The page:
Unfortunately, those who choose to engage him also choose to evade dealing with this simple point.

  6. Hi Gabriel,

    (1) My point is precisely that property-claims initiate force against others. The original privatization unilaterally removes others' access to what would otherwise be a common resource. That's an aggressive imposition of harm on innocent people, without their consent. We then threaten aggression against them, merely for wanting to use the resource in the same (peaceful) way as we do.

    Of course, a libertarian will want to say that the attempted use would aggress against our exclusive property rights. But others may reasonably doubt whether we really have any such natural right, and thus our "defence" of these illegitimate holdings will seem like any other act of aggression.

    This line of argument might be difficult to make sense of from within a libertarian worldview, since it questions some of their most basic assumptions. So do follow some of the provided links, if you want to get a better idea of where I'm coming from here.

    (2) I don't think it's a subjective issue in the sense you imply. I think individual welfare is subjective, in the sense of being determined by the individual themselves. But I'm a moral objectivist. I think it's a perfectly objective fact that our political institutions ought to promote the wellbeing of all. That is, we have objective reason to promote capability (which each individual can these use to pursue their own subjective goods).

    In short: a society where people have lots of realistic options is better than one where they don't. This is hardly a "moot point".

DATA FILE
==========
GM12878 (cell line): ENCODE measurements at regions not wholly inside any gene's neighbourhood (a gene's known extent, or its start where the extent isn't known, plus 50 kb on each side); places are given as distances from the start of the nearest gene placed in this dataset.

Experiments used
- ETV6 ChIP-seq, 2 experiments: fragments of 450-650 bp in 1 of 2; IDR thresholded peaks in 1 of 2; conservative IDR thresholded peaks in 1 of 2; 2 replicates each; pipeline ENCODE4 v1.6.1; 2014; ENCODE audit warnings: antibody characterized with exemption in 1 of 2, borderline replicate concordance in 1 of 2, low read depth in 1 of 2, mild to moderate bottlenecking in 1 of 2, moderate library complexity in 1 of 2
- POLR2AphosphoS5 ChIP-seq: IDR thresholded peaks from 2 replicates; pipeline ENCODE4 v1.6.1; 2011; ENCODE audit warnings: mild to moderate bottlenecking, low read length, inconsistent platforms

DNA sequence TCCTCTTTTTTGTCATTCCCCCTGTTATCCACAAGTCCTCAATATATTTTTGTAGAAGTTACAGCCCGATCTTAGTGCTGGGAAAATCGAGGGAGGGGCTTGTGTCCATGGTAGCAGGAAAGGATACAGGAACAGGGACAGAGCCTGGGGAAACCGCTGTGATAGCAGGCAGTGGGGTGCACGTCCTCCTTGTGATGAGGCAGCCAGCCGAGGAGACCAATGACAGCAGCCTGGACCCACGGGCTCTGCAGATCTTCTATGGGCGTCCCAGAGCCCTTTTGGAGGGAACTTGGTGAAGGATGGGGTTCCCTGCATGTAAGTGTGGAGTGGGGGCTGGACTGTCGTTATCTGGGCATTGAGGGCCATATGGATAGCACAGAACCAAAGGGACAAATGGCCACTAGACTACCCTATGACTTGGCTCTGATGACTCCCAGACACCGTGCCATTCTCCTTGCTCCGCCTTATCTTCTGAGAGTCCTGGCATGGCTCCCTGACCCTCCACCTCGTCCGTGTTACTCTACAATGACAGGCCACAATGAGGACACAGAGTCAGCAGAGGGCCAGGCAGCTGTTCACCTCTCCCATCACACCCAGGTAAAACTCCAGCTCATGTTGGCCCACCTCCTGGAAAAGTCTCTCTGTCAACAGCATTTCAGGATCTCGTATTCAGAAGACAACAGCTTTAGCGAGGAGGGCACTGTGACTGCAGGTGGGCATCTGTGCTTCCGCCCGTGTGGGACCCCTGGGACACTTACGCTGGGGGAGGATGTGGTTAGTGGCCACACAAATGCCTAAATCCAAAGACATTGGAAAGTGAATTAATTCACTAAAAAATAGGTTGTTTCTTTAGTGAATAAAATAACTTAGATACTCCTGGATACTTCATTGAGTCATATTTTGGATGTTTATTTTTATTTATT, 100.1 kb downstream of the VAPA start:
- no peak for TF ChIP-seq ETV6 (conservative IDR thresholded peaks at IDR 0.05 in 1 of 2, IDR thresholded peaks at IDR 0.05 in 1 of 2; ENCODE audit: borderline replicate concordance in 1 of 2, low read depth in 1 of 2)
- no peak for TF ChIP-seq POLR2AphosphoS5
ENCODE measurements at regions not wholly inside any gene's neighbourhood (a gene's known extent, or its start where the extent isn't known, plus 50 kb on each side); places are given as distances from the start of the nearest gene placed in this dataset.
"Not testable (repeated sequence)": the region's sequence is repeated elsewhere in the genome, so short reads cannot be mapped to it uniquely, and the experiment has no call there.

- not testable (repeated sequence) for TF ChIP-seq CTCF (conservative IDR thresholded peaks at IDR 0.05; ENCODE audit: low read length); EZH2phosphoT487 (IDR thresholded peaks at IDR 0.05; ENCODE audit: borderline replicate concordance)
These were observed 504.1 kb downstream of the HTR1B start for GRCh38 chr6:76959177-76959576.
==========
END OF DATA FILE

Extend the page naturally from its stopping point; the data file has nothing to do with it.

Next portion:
(3) I'm aware that libertarians don't acknowledge such a difference. Such failure of discrimination is precisely what I was criticizing. There is a very important moral difference between magistrates and vigilantes. Any adequate moral theory must account for such procedural values. Libertarianism, as you say, doesn't.

    "Should I infer that putting on his bureaucrat's hat makes it OK for my neighbor to rape me?"

    No. Did you even read my post's concluding paragraph?

  7. So let me get this straight.

    Let's say Jack finds some "twigs scattered about" and, after a few hours of work, makes them into a basket.

    For the sake of argument let's say there are plenty of twigs just lying around for anyone to use.

    Enter Bruno, who is bigger and stronger than Jack. Bruno knows it's easier to punch Jack in the face and take his basket than make one himself. He proceeds to punch Jack and take his basket.

    New basket for Bruno, bloody nose for Jack.

    So how is Jack the one "initiating" the coercion? It seems as if you are removing all meaning from the concept.

  8. Well, you're stacking the deck by adding gratuitous physical violence and slovenly character into the story. No doubt Bruno is the "bad guy" in this scenario. Still, abstracting away from the moral question of who has a right to the basket, it remains a plain fact (we may presume) that Jack was obstructing others from using those particular twigs he had unilaterally claimed as his "own".

    It may be that he was morally right to do so, in which case Bruno was first to engage in wrongful or unjustified coercion. But there's no question that in purely neutral, physical terms, Jack tried to limit Bruno's options before Bruno limited Jack's.

  9. Hi Richard,

    Let's remove the physical violence and say that Bruno simply walks up and takes Jack's basket. This, despite Jack's pleas to be left alone.